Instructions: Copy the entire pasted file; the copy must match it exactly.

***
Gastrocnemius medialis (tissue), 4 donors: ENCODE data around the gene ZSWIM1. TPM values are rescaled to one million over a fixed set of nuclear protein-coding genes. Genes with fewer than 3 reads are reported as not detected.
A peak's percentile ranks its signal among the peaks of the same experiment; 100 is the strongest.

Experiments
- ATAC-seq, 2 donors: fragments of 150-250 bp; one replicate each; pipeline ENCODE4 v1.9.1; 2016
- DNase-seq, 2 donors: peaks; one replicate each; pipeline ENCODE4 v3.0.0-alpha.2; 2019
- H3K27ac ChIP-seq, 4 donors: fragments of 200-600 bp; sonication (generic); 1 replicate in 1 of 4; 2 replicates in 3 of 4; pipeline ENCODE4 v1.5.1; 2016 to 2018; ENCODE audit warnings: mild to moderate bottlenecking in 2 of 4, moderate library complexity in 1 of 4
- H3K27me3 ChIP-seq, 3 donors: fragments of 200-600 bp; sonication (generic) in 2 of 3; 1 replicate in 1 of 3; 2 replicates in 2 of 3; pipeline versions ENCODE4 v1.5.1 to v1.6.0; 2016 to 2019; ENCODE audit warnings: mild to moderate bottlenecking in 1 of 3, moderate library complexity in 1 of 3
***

Gastrocnemius medialis (tissue), 4 donors: ENCODE data around the gene ZSWIM1. TPM values are rescaled to one million over a fixed set of nuclear protein-coding genes. Genes with fewer than 3 reads are reported as not detected.
A peak's percentile ranks its signal among the peaks of the same experiment; 100 is the strongest.

Experiments
- ATAC-seq, 2 donors: fragments of 150-250 bp; one replicate each; pipeline ENCODE4 v1.9.1; 2016
- DNase-seq, 2 donors: peaks; one replicate each; pipeline ENCODE4 v3.0.0-alpha.2; 2019
- H3K27ac ChIP-seq, 4 donors: fragments of 200-600 bp; sonication (generic); 1 replicate in 1 of 4; 2 replicates in 3 of 4; pipeline ENCODE4 v1.5.1; 2016 to 2018; ENCODE audit warnings: mild to moderate bottlenecking in 2 of 4, moderate library complexity in 1 of 4
- H3K27me3 ChIP-seq, 3 donors: fragments of 200-600 bp; sonication (generic) in 2 of 3; 1 replicate in 1 of 3; 2 replicates in 2 of 3; pipeline versions ENCODE4 v1.5.1 to v1.6.0; 2016 to 2019; ENCODE audit warnings: mild to moderate bottlenecking in 1 of 3, moderate library complexity in 1 of 3